An Introduction to Rosé
Wine geeks used to be able to wax poetic about how awfully misunderstood rosé was.
Guilty by pigmentation; pithy, dry, well-made rosés were largely ignored as thirsty
drinkers assumed those pink wines would taste sweet, seem poorly made, or both.
Thankfully for rosé lovers, those days are long behind us. It can now be argued that
no wine is as sexy as rosé. It is easy to drink and elegant, and few wine styles
can come close to matching rosé’s incredible visual appeal; from a slight kiss
of pink all the way to a blood-orange deep red.
It’s little surprise, then, that rosé wines have been on a steady rebound for years,
with dry versions selling at a brisk clip and even the ubiquitous, often-sweet White
Zinfandel seeing marked increases in quality. If anything, the recent trouble
with buying and enjoying rosé wines is actually having too many choices in
high-quality alternatives rather than too few.
Rosé wines are generally made in one of two ways. This excludes the frowned-upon and usually avoided practice of blending red and white together to create “rosé”. The results are usually less than stellar, and the practice is banned by most wine appellation guidelines, so it’s unusual to come across such a type.
Some rosés are created using the saignee (“bleed”) method. For saignee rosés,
some of the juice when making a red wine is “bled” off. Wine geeks often look down
on this technique, but technology advancements have made the ominously named saignee
process a viable way to create dangerously easy-to-gulp rosé wines.
The best rosés, however, are literally planned from the ground up
to become pink wines and nothing else. In those cases, the grapes are
farmed and picked to emphasize pithy acidity and then pressed with light
skin contact to emphasize color and fruitiness. Thankfully, these rosés
can still be affordable, though rare versions can fetch $100 per bottle.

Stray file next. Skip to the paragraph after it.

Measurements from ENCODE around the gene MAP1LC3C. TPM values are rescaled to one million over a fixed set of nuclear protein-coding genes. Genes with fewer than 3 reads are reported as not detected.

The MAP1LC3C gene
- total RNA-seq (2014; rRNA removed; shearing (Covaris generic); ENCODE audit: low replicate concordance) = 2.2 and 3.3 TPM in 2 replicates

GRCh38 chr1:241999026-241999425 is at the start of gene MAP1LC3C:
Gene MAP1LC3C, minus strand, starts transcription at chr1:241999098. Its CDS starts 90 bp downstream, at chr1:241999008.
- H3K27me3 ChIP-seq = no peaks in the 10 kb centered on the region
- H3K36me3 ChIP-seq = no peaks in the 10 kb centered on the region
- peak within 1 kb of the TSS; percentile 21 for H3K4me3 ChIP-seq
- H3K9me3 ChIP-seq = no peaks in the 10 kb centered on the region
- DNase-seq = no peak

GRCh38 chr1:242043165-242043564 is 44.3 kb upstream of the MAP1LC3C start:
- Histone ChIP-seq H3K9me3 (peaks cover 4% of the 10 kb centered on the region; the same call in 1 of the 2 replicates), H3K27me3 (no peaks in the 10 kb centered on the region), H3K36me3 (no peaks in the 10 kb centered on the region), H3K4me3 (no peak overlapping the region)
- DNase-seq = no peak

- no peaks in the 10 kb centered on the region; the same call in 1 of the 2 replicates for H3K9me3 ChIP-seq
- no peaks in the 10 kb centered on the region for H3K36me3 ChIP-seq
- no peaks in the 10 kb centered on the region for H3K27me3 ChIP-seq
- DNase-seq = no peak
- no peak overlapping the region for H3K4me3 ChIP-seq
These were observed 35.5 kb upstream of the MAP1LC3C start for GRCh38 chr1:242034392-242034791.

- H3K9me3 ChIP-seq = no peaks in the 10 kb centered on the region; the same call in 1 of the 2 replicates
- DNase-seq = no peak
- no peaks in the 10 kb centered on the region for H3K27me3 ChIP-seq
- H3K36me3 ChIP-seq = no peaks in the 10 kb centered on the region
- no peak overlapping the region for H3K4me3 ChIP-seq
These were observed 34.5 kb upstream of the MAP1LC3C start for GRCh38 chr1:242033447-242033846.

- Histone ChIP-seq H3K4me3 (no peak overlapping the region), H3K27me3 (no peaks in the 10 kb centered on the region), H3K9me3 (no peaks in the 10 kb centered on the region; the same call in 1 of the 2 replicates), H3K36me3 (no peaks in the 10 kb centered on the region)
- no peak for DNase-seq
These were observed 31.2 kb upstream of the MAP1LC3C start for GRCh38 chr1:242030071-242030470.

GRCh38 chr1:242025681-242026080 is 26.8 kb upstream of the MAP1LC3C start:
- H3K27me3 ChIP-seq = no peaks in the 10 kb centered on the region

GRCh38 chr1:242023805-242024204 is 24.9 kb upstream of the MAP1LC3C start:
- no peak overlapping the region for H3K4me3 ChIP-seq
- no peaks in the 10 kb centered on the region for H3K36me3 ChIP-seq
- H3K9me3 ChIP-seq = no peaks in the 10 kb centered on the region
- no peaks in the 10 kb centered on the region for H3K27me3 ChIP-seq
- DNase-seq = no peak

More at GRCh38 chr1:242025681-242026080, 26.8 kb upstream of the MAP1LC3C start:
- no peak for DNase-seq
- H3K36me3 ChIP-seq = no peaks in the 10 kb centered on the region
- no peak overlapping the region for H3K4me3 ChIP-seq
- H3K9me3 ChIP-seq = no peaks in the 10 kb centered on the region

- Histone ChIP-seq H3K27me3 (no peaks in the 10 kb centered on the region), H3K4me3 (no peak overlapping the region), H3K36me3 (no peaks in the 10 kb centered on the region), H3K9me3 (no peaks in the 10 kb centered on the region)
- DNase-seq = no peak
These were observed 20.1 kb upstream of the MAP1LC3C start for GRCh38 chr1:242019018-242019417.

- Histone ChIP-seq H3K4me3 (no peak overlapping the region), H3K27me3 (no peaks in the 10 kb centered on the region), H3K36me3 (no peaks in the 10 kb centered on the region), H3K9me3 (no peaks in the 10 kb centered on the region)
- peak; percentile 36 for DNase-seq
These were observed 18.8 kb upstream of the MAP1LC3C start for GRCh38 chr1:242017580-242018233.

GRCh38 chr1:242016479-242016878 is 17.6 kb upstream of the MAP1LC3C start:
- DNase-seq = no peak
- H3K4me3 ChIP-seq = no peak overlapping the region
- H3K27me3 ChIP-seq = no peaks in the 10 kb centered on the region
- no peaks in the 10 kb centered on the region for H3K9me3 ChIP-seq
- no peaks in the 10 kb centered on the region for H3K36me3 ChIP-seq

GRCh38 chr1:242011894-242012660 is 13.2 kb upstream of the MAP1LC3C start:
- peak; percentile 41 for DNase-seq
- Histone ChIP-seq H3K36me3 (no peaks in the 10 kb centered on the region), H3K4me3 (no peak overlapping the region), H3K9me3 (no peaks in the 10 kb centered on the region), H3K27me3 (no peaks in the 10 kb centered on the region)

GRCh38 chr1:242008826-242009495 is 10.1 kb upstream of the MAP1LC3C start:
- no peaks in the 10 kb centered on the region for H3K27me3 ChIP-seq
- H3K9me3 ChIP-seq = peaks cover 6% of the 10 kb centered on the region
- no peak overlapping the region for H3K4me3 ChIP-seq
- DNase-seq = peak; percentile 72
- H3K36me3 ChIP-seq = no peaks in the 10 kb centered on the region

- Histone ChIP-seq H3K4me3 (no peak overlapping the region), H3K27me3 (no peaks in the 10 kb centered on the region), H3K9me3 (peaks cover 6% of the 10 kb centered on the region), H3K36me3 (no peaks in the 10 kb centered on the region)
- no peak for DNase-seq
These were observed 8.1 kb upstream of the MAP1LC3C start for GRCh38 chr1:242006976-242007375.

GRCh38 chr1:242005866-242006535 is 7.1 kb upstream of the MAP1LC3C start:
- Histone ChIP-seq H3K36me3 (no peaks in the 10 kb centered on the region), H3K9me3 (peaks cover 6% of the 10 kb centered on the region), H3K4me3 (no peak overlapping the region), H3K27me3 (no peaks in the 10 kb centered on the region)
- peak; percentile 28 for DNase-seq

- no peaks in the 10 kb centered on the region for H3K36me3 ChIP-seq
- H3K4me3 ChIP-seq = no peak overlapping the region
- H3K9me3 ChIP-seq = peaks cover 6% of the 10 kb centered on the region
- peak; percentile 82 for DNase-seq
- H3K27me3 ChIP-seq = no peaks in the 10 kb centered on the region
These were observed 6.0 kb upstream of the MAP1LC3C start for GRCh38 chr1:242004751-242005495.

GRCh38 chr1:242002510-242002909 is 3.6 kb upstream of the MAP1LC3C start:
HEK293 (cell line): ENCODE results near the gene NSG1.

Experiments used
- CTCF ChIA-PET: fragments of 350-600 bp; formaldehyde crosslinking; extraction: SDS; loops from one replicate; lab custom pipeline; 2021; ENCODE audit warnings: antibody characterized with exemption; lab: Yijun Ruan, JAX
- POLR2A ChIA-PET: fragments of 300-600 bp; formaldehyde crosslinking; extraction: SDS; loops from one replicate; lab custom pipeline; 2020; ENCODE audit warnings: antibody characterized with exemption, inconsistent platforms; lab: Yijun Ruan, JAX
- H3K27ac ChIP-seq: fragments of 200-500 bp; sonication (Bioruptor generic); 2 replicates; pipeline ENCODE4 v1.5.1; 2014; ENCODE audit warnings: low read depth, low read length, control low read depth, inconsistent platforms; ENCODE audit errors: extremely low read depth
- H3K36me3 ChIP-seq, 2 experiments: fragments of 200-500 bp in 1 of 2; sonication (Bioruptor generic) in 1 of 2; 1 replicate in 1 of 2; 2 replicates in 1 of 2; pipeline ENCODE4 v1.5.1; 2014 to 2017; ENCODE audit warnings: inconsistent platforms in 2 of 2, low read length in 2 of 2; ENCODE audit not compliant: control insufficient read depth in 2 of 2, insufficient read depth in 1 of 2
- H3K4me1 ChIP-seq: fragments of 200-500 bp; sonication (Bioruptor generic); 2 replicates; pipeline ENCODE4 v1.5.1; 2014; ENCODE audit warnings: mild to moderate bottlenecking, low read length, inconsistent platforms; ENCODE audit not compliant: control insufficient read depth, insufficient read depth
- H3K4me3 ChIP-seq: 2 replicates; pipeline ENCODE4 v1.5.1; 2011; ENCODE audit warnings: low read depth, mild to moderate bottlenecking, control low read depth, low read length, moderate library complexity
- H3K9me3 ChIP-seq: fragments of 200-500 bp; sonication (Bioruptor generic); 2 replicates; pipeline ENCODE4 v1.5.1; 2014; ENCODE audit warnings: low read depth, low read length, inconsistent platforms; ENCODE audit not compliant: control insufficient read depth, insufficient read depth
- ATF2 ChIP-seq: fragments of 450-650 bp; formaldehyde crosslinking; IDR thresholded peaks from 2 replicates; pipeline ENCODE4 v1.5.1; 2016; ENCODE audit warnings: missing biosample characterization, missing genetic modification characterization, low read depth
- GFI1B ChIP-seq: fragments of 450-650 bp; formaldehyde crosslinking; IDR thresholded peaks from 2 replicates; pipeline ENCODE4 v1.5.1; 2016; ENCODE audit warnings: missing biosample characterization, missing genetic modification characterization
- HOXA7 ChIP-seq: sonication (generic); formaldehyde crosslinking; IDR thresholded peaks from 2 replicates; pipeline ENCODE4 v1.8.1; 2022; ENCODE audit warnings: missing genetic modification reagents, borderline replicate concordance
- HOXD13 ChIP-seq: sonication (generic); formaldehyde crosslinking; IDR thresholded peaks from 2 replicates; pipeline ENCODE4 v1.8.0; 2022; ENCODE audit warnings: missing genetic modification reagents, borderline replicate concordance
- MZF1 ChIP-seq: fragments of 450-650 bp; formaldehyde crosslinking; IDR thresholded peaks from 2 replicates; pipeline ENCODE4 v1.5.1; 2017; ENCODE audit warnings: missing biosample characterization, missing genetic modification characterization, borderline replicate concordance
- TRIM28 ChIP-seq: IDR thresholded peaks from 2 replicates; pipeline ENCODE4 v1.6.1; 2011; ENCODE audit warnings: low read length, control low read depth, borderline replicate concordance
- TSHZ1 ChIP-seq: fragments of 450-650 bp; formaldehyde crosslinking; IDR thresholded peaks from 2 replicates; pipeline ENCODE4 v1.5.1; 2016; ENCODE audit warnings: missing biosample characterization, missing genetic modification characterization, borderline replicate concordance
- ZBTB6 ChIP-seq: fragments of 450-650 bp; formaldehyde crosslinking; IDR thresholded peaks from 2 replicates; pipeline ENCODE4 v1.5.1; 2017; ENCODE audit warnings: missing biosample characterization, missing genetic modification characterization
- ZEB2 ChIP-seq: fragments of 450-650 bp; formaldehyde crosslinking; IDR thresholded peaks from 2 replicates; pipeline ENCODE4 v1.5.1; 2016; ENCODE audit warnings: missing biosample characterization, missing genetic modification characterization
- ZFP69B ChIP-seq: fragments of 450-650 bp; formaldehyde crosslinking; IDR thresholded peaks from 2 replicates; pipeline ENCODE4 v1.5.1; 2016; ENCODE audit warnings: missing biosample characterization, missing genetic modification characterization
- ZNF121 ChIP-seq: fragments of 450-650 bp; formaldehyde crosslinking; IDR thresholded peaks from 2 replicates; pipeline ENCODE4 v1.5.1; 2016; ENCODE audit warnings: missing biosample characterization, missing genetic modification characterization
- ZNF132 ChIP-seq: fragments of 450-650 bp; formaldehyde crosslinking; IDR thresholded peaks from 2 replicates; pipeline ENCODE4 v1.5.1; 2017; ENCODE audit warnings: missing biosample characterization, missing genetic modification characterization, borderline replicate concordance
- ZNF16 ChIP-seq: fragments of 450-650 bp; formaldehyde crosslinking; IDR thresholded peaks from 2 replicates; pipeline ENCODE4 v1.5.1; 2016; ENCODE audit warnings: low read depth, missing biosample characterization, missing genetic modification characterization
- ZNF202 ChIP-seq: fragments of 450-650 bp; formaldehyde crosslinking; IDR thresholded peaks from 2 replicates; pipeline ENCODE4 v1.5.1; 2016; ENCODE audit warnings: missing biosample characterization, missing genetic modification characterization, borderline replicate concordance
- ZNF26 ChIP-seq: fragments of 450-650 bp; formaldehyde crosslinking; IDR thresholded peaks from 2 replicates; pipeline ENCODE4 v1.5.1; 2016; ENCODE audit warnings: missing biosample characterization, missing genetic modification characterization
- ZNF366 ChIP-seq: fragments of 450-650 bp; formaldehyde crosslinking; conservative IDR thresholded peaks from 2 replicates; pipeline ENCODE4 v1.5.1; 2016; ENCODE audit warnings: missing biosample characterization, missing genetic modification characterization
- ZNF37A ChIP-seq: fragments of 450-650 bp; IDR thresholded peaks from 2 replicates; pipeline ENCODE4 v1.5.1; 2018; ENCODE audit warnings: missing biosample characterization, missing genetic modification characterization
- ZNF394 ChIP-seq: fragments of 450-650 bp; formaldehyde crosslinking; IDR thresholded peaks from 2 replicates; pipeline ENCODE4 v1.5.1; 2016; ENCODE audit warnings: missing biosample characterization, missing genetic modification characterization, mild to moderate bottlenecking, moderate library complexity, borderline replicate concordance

If you’re looking for a quality dry rosé to sip this summer, a few wine
regions specialize in the stuff, and variations in color, flavor, and style
are available to suit just about every palate preference.
Something about drinking rosé in southern France along the Riviera
just makes sense, which is probably why Provence is regarded as the
spiritual home of rosé wine. More than 60 percent of the wine made in
the region is in the rosé style. Grenache and Cinsault grapes are often
used, but the region is most famous for the Mourvèdre grape variety. Rosés
from Provence can often be enjoyed for less than $20 a bottle, and they make
great matches with spring and summer fare. They’re lighter-bodied and
full of vibrant acidity, and they offer aromas of fresh flowers and red berries.
Côtes du Rhône
France’s Rhône Valley is famous for its often-expensive red wines made
from Syrah, Mourvedre, and Grenache, but it has also built up a reputation
as being a go-to spot for cheaper, excellent rosés. Côtes du Rhône pinks tend
to be darker in hue and weightier in the mouth than their Provençal cousins,
and they offer more red cherry fruit flavors. Côtes du Rhône is the place to
look if you don’t want to spend a ton of dough ($12–$20 will get you a very
nice rosé from this part of the globe) but still want a tasty rosé that has
a bit of oomph to stand up to picnic-table fare.
Sure, you already know that Rioja is the reigning king of Spanish red wines
(made mostly from Tempranillo and Garnacha). But bargain hunters shouldn’t
overlook their rosés, which might just be the best pink buys on the wine
market at the moment. A mere $9 can get you a bottle of Rioja rosé that
is worth remembering. Rioja pinks are food-friendly, with surprising
depth and complexity for the price. You’ll find wild strawberry aromas
and notes of flowers and herbs, too. It pairs perfectly with Spanish dishes, of course!
Argentina has long been the adopted home of the Malbec red grape,
where it makes gritty, aromatic, and big red wines. But Malbec is
capable of being pretty, too, as demonstrated by the inexpensive
but vibrant floral rosés being made from that grape in the high
desert vineyards of Mendoza. These beautifully dark rosés retain
the aggressive raspberry and spicy herb aromatics of Malbec, but
dial down the potency. They’re a great option for charcuterie.
To close things out, we head back to France’s Rhône Valley, to a small area that does rosés and nothing else.
Tavel offers rosés that can challenge full-on red
wines head-to-head. No other pink wines are quite as powerful,
and they manage to combine full-body potency with energetic
acidity, a rich mouthfeel, dark red berry fruitiness, and
elegant hints of roses. You’ll need a hearty appetite, a
preference for big wines, and a larger bank account to play
in Tavel, but the results are unique to the wine world. If
any rosé could be poured with steak, it would be one from this region.
Whether you choose to go for a light, floral, herbal
rosé from Provence or a hearty, rich one from Tavel,
there’s a bottle of pink for almost every taste and budget.
Learn to enjoy these beautiful wines, and if you still believe
rosés are sweet and inferior, think again!